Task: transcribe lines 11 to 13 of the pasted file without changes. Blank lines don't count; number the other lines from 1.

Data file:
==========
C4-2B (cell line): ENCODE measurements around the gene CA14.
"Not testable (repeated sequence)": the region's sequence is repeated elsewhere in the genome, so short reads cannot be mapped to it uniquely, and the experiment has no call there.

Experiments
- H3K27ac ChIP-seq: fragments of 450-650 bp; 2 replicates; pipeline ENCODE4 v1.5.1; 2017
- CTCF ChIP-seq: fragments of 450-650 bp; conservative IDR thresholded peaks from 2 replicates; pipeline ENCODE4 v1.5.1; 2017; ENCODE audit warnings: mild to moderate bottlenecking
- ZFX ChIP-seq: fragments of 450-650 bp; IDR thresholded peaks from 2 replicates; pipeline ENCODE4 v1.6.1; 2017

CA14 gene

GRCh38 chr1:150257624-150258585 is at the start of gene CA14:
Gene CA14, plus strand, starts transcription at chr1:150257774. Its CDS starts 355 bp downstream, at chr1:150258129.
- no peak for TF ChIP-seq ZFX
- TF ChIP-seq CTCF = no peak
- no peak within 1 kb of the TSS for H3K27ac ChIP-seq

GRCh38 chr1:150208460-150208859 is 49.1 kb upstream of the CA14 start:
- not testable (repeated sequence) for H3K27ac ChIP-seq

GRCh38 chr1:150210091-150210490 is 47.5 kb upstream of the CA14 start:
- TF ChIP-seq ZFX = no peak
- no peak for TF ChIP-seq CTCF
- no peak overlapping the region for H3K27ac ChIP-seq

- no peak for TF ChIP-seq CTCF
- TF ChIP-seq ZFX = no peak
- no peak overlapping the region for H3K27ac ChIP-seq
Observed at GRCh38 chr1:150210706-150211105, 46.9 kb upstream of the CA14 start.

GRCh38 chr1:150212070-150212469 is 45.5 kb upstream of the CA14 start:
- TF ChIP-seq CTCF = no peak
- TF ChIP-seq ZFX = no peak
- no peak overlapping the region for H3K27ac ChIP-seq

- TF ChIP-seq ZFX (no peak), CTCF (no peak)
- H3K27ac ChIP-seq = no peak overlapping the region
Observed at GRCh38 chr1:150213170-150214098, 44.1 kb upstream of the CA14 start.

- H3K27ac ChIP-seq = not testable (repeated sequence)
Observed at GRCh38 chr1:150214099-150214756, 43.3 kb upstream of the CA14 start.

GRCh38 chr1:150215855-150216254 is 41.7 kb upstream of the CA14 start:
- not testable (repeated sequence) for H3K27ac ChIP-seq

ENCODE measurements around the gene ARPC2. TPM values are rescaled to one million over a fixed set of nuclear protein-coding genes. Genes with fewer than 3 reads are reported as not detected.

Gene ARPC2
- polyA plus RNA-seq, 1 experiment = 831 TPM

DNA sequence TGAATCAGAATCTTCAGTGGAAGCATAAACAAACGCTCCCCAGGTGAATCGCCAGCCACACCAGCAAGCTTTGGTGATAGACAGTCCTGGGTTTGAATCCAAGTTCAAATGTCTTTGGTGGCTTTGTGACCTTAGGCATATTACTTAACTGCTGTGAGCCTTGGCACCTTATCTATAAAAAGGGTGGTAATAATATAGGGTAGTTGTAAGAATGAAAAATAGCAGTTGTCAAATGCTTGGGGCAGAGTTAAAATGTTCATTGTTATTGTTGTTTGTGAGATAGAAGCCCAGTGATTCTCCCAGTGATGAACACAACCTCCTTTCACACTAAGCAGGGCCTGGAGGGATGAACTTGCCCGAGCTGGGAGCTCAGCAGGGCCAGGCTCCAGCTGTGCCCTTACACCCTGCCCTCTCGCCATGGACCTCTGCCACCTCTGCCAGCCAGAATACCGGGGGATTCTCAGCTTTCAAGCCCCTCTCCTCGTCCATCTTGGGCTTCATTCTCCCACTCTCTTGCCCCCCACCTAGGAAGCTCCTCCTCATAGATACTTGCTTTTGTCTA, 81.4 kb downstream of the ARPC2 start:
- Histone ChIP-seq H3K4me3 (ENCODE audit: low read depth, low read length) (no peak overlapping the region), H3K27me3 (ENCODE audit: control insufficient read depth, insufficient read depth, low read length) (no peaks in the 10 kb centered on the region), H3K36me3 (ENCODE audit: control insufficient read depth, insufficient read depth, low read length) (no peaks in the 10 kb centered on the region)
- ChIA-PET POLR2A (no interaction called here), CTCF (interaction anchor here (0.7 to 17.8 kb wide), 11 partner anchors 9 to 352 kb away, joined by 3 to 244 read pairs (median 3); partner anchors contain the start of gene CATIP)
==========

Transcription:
- TF ChIP-seq CTCF = no peak
- no peak within 1 kb of the TSS for H3K27ac ChIP-seq

GRCh38 chr1:150208460-150208859 is 49.1 kb upstream of the CA14 start: